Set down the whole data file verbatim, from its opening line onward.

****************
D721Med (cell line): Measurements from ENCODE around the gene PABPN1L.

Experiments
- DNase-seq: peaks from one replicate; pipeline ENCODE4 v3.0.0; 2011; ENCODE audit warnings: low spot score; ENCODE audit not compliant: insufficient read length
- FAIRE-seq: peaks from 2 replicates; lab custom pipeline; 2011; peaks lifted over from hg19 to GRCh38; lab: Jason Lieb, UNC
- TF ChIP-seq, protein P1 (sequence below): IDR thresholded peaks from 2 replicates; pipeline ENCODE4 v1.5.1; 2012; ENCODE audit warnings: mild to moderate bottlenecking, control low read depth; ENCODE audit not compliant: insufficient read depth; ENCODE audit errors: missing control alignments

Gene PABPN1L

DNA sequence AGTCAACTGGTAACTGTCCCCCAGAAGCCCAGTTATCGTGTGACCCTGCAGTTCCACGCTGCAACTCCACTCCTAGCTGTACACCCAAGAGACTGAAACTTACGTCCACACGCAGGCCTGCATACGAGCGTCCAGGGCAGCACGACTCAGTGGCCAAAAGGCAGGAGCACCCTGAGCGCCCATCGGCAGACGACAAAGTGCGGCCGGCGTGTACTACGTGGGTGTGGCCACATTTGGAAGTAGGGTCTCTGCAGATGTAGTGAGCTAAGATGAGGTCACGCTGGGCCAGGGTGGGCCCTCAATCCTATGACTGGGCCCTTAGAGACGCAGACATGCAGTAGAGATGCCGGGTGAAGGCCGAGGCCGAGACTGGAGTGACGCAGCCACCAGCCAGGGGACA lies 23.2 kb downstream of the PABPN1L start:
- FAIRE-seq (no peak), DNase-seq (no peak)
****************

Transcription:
D721Med (cell line): Measurements from ENCODE around the gene PABPN1L.

Experiments
- DNase-seq: peaks from one replicate; pipeline ENCODE4 v3.0.0; 2011; ENCODE audit warnings: low spot score; ENCODE audit not compliant: insufficient read length
- FAIRE-seq: peaks from 2 replicates; lab custom pipeline; 2011; peaks lifted over from hg19 to GRCh38; lab: Jason Lieb, UNC
- TF ChIP-seq, protein P1 (sequence below): IDR thresholded peaks from 2 replicates; pipeline ENCODE4 v1.5.1; 2012; ENCODE audit warnings: mild to moderate bottlenecking, control low read depth; ENCODE audit not compliant: insufficient read depth; ENCODE audit errors: missing control alignments

Gene PABPN1L

DNA sequence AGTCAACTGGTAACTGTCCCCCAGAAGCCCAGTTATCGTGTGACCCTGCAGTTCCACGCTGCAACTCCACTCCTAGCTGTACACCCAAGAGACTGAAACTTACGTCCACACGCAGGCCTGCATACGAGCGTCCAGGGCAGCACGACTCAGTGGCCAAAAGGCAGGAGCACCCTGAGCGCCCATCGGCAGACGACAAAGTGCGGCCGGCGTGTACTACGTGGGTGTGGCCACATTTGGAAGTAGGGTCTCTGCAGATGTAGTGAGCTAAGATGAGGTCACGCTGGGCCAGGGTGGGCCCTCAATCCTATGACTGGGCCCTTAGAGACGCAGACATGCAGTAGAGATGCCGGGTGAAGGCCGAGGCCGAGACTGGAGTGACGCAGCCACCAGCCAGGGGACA lies 23.2 kb downstream of the PABPN1L start:
- FAIRE-seq (no peak), DNase-seq (no peak)